Skip to main content

Cromnibus and the Swaps Pushout

White House insists things are good with Elizabeth Warren

President Obama apparently decided to support the omnibus budget bill late Thursday morning, December 11th. He supported the bill because Senate Majority Leader Harry Reid told him the threat of a government shutdown in the first quarter of 2015 was otherwise a real one, and the President should act quickly to get that off the table.

The next few hours appear to have been hectic ones, as alliances formed and shifted both for and against the bill, across party lines. The bill came to be called "cromnibus," apparently for "Continuing Resolution Omnibus." [Personally my first impression was that the "cr" stood from "cram." Alas not.]

At 9:37 Thursday evening, the bill passed the House, 219 to 206. Obama and House Speaker Boehner had both kept enough of their troops in line to get the result they both wanted.

The Senate passed it on Saturday night, with a vote of 56 to 40. The 40 who voted "no" included both Elizabeth Warren and Ted Cruz.

The cromnibus was indeed crammed: with various goodies for various important political lobbies and constituencies. Of these one of the most symbolically resonant is a repeal of a provision of the Dodd-Frank Wall Street Reform and Consumer Protection Act of 2010 that had prohibited banks (beneficiaries not only of the 208 bail-out but in general of depositor insurance arrangements going back to the 1930s) from trading interest-rate swaps.

Kevin Yoder, the nominal author of the repeal amendment, isn't talking about it.

For those who came in late: an interest rate swap is a bet that one referenced index rate will go up or down relative to another. And no, in case you're wondering, interest-rate swaps didn't have a lot to do with the crises of 2007-08. But frankly -- or even doddly, they don't have a lot of social utility either. They are essentially gambling. And I understand that the federal government, which [again I should mention, insures depositors], might not want to let the bankers take depositors' money to Vegas with them for a fun weekend.

Anyway, the Obama administration invested a lot of energy and political capital in securing passage of Dodd-Frank. And then in working to get the necessary implementing regs through various agencies. Now they have made themselves complicit in the gutting of part of that ill -- a part with more intuitive appeal than much of it.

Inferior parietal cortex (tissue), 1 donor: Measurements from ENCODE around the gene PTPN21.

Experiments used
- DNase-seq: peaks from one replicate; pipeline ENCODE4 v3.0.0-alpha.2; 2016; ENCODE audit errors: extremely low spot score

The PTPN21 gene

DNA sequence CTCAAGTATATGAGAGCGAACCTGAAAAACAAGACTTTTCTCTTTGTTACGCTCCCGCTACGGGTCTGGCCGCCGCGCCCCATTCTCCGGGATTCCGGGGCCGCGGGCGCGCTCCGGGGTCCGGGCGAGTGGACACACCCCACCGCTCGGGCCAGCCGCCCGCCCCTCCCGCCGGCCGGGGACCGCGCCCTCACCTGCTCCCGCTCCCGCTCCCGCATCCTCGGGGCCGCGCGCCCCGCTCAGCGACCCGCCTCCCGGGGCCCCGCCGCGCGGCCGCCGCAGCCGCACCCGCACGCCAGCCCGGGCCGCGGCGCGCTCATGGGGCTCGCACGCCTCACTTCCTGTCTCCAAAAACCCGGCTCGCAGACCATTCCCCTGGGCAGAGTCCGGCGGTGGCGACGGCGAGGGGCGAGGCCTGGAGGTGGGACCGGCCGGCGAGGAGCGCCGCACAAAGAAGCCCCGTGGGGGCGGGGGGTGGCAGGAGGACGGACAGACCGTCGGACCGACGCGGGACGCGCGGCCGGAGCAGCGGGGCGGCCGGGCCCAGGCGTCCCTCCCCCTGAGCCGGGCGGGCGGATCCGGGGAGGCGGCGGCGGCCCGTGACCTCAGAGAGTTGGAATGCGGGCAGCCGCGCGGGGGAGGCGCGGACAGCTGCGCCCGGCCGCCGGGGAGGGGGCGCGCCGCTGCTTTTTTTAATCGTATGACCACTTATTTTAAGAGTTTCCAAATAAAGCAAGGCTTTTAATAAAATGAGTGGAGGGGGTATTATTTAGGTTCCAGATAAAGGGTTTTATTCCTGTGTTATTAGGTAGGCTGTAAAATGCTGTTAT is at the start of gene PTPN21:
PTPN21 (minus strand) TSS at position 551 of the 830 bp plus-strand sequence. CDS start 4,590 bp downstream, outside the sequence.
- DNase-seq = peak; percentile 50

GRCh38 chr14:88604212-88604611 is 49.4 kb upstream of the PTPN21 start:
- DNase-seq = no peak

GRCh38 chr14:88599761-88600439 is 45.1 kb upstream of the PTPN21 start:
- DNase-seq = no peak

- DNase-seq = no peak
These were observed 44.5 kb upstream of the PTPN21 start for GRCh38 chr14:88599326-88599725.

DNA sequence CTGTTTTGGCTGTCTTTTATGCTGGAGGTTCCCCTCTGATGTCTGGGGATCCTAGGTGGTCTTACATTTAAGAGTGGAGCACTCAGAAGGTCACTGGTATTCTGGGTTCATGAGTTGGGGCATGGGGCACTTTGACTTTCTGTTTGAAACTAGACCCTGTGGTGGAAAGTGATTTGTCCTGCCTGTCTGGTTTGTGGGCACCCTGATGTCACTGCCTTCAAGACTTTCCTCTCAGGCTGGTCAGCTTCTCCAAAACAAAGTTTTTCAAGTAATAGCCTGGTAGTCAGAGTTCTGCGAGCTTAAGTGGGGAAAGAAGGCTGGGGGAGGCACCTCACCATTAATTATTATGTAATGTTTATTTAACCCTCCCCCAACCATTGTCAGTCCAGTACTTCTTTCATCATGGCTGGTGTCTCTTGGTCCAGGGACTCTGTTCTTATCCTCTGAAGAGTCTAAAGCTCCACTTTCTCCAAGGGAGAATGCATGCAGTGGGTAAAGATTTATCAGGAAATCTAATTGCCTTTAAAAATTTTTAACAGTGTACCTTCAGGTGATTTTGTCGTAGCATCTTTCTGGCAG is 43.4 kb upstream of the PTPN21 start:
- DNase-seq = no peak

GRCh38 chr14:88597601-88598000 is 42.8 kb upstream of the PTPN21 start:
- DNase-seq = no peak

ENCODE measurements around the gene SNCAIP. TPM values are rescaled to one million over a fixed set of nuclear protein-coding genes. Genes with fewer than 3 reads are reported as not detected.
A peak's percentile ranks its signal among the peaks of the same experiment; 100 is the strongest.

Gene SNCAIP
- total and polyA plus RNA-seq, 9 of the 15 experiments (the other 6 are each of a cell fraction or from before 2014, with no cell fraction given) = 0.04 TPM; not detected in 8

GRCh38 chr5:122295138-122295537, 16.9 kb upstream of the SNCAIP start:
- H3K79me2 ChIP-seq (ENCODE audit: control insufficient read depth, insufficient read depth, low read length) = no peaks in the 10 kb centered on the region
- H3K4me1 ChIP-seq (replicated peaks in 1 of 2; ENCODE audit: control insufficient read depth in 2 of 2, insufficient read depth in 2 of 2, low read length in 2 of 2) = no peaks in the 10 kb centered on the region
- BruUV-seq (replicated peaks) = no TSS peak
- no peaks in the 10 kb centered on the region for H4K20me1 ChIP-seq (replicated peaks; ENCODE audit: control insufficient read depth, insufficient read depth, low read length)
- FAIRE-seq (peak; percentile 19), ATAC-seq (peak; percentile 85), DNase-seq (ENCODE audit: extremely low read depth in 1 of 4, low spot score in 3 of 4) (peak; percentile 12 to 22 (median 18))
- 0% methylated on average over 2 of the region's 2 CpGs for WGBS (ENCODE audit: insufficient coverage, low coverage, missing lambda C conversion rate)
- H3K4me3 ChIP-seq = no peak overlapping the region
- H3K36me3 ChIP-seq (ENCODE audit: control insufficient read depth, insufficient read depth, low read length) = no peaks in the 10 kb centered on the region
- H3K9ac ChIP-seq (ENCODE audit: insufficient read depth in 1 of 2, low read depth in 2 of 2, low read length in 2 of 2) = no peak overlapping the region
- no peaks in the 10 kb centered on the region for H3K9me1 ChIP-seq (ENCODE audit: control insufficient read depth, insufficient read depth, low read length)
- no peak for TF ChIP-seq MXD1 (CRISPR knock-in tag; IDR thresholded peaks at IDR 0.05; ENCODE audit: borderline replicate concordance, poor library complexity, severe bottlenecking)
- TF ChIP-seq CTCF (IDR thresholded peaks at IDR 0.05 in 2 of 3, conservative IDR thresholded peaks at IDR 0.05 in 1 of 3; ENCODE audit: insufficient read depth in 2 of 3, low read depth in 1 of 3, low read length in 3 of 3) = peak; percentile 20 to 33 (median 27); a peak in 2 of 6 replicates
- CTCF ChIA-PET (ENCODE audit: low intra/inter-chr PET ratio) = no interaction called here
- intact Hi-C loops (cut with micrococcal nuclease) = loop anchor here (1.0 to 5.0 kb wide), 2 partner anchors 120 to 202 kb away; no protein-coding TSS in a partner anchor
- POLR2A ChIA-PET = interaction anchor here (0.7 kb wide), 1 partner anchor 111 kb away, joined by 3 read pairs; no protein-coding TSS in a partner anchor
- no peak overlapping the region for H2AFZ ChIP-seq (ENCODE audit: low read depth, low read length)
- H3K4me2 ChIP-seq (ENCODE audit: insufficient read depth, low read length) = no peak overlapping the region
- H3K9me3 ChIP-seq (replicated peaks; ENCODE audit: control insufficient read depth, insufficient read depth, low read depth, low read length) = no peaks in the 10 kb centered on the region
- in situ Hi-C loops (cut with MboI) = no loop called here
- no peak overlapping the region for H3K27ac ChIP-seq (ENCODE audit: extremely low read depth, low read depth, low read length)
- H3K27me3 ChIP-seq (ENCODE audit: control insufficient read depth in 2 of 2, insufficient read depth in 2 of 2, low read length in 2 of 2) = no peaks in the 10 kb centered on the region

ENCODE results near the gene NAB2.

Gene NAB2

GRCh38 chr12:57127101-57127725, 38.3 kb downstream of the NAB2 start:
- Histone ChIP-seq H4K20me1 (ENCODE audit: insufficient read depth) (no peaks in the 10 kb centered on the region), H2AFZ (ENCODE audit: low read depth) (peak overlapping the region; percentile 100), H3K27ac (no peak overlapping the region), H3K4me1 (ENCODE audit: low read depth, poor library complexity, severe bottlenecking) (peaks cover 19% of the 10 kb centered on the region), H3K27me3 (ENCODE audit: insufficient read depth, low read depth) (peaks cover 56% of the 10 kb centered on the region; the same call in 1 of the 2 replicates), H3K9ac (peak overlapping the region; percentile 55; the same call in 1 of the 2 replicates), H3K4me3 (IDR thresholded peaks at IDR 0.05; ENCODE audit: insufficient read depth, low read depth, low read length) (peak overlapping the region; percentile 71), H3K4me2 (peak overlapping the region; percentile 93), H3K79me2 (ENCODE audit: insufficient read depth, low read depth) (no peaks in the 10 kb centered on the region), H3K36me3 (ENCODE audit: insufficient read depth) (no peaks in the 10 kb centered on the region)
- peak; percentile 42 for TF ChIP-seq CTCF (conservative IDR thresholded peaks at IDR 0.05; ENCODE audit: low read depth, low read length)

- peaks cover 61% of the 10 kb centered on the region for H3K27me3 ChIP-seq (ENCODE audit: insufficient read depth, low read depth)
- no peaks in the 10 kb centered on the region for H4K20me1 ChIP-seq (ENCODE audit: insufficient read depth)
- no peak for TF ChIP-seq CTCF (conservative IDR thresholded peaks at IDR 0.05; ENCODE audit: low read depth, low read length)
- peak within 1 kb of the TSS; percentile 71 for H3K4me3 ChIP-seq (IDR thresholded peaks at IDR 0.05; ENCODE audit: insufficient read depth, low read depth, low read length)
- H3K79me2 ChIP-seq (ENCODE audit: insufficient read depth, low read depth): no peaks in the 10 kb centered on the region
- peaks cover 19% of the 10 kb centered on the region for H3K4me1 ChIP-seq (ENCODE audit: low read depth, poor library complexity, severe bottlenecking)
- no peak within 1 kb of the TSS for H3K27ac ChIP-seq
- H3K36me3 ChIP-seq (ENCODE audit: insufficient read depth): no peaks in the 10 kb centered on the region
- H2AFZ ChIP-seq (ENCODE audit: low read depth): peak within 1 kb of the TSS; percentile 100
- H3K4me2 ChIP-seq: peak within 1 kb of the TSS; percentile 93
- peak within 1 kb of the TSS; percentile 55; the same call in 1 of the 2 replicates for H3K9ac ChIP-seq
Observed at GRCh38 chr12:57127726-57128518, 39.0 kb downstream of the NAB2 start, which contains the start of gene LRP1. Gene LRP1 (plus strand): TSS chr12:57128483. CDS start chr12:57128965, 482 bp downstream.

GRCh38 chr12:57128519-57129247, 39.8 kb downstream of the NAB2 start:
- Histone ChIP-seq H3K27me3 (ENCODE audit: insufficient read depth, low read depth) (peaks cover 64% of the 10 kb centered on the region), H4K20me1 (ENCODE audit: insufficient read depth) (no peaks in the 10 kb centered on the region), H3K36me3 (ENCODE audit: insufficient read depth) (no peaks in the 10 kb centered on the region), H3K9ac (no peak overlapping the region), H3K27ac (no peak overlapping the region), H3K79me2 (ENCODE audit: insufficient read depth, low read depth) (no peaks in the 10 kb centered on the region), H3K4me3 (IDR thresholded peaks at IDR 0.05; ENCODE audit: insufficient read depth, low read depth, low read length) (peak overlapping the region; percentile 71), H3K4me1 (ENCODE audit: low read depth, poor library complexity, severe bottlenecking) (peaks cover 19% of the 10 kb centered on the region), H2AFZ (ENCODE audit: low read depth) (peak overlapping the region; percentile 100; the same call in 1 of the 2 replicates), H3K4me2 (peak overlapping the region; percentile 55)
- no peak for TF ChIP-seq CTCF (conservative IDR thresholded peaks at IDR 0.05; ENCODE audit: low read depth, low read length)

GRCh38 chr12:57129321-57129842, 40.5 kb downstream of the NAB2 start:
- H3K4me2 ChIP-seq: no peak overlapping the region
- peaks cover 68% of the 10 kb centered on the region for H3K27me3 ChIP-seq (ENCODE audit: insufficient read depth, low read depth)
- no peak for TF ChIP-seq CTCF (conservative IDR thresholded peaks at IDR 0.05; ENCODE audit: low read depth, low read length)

I have to say I am unsurprised at Senator Warren's reaction.

I also think we're seeing one of the issues of the Democratic primary campaign of 2016 take shape. Yes, I know, everybody thinks Hillary is a steam-roller and there won't be any primary campaign. But Hillary has associated herself quite closely with this administration. Four years in the top cabinet approach made that inevitable. Even now that she is in a position where she could distance herself she isn't doing so.

This leaves her open to challenge. It might be Warren who does the challenging. It might be someone else. We'll have to see.


Popular posts from this blog

Great Chain of Being

One of the points that Lovejoy makes in the book of that title I mentioned last week is the importance, in the Neo-Platonist conceptions and in the later development of the "chain of being" metaphor, of what he calls the principle of plenitude. This is the underlying notion that everything that can exist must exist, that creation would not be possible at all were it to leave gaps.

The value of this idea for a certain type of theodicy is clear enough.

This caused theological difficulties when these ideas were absorbed into Christianity.  I'll quote a bit of what Lovejoy has to say about those difficulties:

"For that conception, when taken over into Christianity, had to be accommodated to very different principles, drawn from other sources, which forbade its literal interpretation; to carry it through to what seemed to be its necessary implications was to be sure of falling into one theological pitfall or another."

The big pitfalls were: determinism on the on…

A Story About Coleridge

This is a quote from a memoir by Dorothy Wordsworth, reflecting on a trip she took with two famous poets, her brother, William Wordsworth, and their similarly gifted companion, Samuel Taylor Coleridge.

We sat upon a bench, placed for the sake of one of these views, whence we looked down upon the waterfall, and over the open country ... A lady and gentleman, more expeditious tourists than ourselves, came to the spot; they left us at the seat, and we found them again at another station above the Falls. Coleridge, who is always good-natured enough to enter into conversation with anybody whom he meets in his way, began to talk with the gentleman, who observed that it was a majestic waterfall. Coleridge was delighted with the accuracy of the epithet, particularly as he had been settling in his own mind the precise meaning of the words grand, majestic, sublime, etc., and had discussed the subject with William at some length the day before. “Yes, sir,” says Coleridge, “it is a majestic wate…